The second section of the book deals with concepts of justice, negotiation and diplomacy in Islamic thought. Faruk Yalvac’s chapter brings in Ibn Khaldun’s contribution to the discipline through his writings on cyclical transitions and change at the international level of analysis. Yalvac focuses on the comparison between the realist school of thought that alludes to structural a-historicity and the permanence of anarchy as a condition, and Khaldun’s analyses of change and progress that incorporates a historical understanding of social structures and the interactive multiplicity of different political units. Al-Dawoody’s chapter addresses the criticism levied against Islam as being a violent religion. He draws on Abu Zahra’s universal humanism paradigm by focusing on the abode of peace and treaty making (Dar al-Sulh or Dar al- ‘Ahd), human dignity, forbearance, cooperation, liberty, reciprocity, friendship and virtue that entail lessons that can be learnt by International Relations scholars. The chapter compares this approach to Huntington’s ‘clash of civilizations’ thesis and provides an analysis of these two approaches in dealing with contemporary strands of violent jihadi terrorism. Abdelkader’s chapter addresses the striking similarities between the concepts used in western and Islamic theory by comparing St. Thomas Aquinas’s notion of ‘common good’ with al-Shatibi’s ‘public welfare.’ She asserts that the dichotomy between reason and faith that emerged in the enlightenment period in Europe does not hold ground in non-European societies because of historical differences and the role religion plays in these societies. The church-state binary central to western liberal thought allows little room for variation and indigenous understanding of democracy and its functioning in various parts of the world. The last section provides an insightful analysis of governance in the Muslim world and the lessons that can be extrapolated to International Relations. It provides a detailed analysis of how nation-states in the Muslim world have reconfigured and adapted to the Westphalian state system. Drawing on the teachings of three distinct Islamic scholars, Sayyid Qutub, Yusuf al Qaradawi and Adullah Ahmed Badawi, the contributors in the last section seek to apply their writings and concepts to navigate the relationships between the Muslim and non-Muslim world.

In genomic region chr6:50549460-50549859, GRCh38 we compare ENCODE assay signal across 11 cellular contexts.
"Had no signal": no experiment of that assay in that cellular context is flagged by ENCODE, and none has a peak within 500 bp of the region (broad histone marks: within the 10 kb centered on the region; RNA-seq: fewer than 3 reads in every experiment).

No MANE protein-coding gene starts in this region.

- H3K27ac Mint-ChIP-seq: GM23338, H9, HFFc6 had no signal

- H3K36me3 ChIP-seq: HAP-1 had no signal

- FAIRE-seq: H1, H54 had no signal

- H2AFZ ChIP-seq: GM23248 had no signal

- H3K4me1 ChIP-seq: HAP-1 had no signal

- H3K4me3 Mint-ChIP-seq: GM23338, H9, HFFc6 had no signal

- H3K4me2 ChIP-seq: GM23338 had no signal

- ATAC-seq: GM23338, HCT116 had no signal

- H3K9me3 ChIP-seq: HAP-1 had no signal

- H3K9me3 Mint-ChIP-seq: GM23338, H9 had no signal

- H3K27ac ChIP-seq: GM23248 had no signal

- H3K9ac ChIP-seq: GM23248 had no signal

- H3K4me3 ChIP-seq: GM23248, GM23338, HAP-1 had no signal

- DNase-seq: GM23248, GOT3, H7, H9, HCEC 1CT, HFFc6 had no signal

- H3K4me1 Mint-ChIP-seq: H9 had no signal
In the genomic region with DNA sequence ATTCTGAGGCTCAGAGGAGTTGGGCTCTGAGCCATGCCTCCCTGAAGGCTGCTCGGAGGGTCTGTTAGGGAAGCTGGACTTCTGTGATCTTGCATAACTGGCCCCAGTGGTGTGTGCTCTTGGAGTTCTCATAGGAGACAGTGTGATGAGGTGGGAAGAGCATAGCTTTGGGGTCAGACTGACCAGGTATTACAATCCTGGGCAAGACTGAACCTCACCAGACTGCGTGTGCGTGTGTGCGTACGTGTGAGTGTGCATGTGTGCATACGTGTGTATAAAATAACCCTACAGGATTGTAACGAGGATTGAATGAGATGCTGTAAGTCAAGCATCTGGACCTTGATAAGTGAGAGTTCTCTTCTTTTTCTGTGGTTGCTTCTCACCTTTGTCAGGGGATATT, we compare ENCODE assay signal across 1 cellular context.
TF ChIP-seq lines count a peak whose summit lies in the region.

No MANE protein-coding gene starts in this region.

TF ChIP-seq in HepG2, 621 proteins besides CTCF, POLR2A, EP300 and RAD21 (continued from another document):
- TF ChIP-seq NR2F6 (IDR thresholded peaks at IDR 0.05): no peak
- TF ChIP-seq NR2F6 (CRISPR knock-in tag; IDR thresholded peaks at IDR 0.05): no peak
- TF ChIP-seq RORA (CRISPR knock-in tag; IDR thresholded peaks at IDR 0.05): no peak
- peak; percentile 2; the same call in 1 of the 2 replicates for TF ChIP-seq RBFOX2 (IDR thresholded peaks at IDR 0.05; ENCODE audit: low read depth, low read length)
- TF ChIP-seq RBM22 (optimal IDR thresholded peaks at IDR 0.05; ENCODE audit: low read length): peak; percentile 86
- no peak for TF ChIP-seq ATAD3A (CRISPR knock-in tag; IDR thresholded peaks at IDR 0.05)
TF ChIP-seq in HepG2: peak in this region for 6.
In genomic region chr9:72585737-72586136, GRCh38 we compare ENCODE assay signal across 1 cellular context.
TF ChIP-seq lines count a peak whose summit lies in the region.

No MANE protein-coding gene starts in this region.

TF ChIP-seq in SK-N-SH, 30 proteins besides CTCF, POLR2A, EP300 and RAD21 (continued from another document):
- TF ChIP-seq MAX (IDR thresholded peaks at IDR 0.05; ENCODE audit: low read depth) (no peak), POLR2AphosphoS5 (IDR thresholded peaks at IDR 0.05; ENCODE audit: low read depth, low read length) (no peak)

Scholarly contribution to the non-western approaches to IR emphasize the selective amnesia toward the interactions between the west and the rest of the world that led to the development of IR theory. IR theory fails to take into cognizance the global distribution of its subjects of analysis along with their involvement in contributing to a heterogeneous and rich discipline. There is a need to move beyond the procrustean knowledge production ossified by the mainstream theories in IR to move towards rearticulating the subjectivities and diverse subjectivities that compose the ‘international.’ Given the increasing polarization between ‘Islam’ and ‘the West,’ this book offers IR a chance to engage in a constructive dialogue with Islamic traditions, in order to better understand global politics. It will make excellent reading for anyone interested in the interplay between politics and Islam and would be particularly useful for undergraduate and graduate courses on Islam, secularism, modernity and Middle Eastern politics.